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Given a time series of a set of N assets (let's say 100), how can I find the optimal portfolio, with the constraint that only n<N assets (let's say 10) can be in the portfolio? With 'optimal portfolio' I mean the 'efficient portfolio' (so minimum variance for a given return, or maximum return for a given variance). Within the modern portfolio theory framework one can find the weights for all the N assets, but what if I want n<N assets only?

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  • $\begingroup$ I believe this is a difficult problem, mathematically speaking. And trying all possible subsets of assets would be very slow. But I am not aware of a more clever method. $\endgroup$ – noob2 Jun 5 at 20:32
  • $\begingroup$ I think you need an integer programming formulation to do that. Search for some related threads because I wrote something a month or so ago when someone asked a pretty similar question. Unfortunately, I don't remember what the title of the question. I'll check if it's in my users answers list ? $\endgroup$ – mark leeds Jun 6 at 2:20
  • $\begingroup$ I found it. It's not exactly the same question and it didn't get a check ( it got a 1 but i'm not sure what that means ). but it makes sense to me. I think you could use the same idea with your question. quant.stackexchange.com/questions/64047/… $\endgroup$ – mark leeds Jun 6 at 2:23
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    $\begingroup$ Besides @markleeds Ansatz, you could try LASSO methods with a decreasing penalty parameter until a sufficient number of investment-optimal sets with exactly $n$ has been produced. $\endgroup$ – Kermittfrog Jun 6 at 5:12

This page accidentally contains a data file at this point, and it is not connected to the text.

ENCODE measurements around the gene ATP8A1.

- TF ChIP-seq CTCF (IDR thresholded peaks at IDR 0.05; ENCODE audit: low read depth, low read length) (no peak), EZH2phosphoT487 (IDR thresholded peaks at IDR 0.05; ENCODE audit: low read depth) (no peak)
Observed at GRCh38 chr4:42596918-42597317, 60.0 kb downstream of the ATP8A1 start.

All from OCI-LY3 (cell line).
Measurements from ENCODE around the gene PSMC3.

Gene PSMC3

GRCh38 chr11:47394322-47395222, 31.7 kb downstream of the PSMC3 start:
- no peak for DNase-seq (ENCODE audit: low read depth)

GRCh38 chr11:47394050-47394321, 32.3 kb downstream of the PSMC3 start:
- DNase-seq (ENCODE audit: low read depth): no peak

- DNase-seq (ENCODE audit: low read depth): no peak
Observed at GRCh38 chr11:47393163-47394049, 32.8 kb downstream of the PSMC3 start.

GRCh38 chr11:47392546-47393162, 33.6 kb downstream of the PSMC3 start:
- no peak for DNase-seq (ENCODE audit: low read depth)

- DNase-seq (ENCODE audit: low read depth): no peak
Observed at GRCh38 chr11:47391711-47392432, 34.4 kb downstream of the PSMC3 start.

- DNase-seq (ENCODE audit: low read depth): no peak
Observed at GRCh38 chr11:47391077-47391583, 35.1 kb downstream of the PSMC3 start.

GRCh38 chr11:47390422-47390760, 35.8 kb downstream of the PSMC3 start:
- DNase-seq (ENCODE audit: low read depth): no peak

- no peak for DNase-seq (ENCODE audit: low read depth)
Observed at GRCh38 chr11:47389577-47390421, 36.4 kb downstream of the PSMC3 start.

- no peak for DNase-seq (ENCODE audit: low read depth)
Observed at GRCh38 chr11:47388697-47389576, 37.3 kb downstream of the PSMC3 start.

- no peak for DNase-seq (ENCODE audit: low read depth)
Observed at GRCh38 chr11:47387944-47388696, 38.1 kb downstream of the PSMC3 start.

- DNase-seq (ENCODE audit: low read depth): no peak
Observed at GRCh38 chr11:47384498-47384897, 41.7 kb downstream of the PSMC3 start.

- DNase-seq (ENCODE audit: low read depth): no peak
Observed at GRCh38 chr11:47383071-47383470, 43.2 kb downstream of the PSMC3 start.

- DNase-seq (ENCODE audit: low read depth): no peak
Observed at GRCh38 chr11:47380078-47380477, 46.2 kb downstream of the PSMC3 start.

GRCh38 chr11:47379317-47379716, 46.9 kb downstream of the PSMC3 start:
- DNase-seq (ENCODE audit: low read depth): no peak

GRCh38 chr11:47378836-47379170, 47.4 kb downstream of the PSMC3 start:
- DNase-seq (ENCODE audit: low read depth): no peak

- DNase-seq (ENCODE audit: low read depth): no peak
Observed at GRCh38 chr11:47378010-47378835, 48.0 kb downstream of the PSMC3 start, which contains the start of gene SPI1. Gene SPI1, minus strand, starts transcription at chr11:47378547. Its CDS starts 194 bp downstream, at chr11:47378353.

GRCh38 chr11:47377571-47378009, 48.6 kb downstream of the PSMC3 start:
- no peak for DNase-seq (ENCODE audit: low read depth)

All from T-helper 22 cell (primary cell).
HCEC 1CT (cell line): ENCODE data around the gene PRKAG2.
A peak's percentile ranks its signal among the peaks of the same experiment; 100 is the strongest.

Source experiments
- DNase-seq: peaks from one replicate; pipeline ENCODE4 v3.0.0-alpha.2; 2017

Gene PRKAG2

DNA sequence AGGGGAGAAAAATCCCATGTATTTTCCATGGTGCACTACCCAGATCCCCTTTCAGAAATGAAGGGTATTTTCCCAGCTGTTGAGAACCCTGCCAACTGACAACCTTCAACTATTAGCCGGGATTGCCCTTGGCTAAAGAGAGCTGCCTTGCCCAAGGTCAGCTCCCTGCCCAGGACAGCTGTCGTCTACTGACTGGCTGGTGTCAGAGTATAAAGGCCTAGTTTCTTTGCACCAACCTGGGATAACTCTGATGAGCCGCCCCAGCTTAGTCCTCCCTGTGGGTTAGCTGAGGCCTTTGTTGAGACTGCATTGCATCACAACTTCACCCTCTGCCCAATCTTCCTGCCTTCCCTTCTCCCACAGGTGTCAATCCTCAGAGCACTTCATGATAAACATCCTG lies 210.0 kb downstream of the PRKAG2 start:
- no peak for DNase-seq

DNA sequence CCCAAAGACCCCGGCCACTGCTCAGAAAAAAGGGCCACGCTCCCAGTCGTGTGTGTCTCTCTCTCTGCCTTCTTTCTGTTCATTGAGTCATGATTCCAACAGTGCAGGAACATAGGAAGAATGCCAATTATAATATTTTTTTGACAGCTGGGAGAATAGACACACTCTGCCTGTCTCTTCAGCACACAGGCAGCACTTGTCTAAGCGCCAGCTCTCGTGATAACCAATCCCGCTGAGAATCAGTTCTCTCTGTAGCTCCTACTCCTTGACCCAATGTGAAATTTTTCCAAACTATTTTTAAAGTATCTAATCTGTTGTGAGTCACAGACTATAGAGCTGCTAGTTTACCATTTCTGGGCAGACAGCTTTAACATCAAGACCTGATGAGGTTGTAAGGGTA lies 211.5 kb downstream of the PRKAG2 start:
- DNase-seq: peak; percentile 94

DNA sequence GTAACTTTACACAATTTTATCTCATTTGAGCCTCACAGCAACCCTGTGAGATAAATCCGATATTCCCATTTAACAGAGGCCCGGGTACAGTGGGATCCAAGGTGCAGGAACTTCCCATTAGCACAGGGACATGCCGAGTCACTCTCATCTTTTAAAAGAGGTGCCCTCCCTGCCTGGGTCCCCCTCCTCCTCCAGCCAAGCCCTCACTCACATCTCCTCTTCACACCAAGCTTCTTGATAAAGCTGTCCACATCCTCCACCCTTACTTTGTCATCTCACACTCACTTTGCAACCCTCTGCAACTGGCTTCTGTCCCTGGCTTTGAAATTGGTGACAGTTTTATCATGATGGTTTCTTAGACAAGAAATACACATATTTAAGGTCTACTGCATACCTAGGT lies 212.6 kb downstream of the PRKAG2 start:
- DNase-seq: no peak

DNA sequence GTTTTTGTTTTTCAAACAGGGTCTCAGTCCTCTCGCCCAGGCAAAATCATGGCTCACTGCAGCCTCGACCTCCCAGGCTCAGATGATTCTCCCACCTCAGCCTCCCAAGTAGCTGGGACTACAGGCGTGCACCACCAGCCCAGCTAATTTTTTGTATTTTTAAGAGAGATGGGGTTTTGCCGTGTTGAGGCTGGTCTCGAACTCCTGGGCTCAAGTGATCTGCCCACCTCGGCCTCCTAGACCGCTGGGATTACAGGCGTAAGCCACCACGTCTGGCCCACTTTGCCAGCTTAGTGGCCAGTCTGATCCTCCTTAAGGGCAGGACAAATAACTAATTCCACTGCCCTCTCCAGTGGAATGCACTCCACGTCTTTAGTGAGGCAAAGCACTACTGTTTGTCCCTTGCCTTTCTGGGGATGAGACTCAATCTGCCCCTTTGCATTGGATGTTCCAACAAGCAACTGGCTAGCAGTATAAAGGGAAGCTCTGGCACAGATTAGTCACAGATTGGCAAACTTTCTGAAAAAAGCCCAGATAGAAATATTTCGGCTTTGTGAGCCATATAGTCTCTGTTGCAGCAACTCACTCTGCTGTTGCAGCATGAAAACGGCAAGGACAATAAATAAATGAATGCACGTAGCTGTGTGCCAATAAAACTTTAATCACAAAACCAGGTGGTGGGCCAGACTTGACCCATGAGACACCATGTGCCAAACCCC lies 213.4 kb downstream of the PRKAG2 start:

• $\begingroup$ Do you have more details/references where LASSO method was used? $\endgroup$ – randomwalker Jun 8 at 18:27
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This is generally considered a hard problem to solve because it is an example of a Mixed Integer Non-Linear Programming problem, and would typically require access to a commercial optimisation routine to solve. The problem requires the addition of N variables ($v_i, i=1,N$) to the general Markowitz optimization problem. $v_i$ can take the value 0 or 1 depending on whether an asset is included in the final portfolio. Each asset has modified variable bounds $= l_iv_i < x_i < u_iv_i$, and we have a final constraint on the number of total variables $\Sigma_i v_i <= n$.

Mathworks shows some of the theoretical background at https://uk.mathworks.com/help/optim/ug/mixed-integer-quadratic-programming-portfolio-optimization-solver-based.html. MATLAB's solution requires multiple calls to a Mixed Integer Linear Programming routine.

People have also solved this using more ad-hoc methods in the past (genetic algorithms, simple heuristics). So, for example, one can optimise with the full N assets, remove the smallest position, and repeat until there are only n assets left. This approach is not guaranteed to be optimal but may be practically workable. In particular, when you consider that there is significant estimation error on the tracking error, any further improvement to a truly optimal solution may not be worthwhile.

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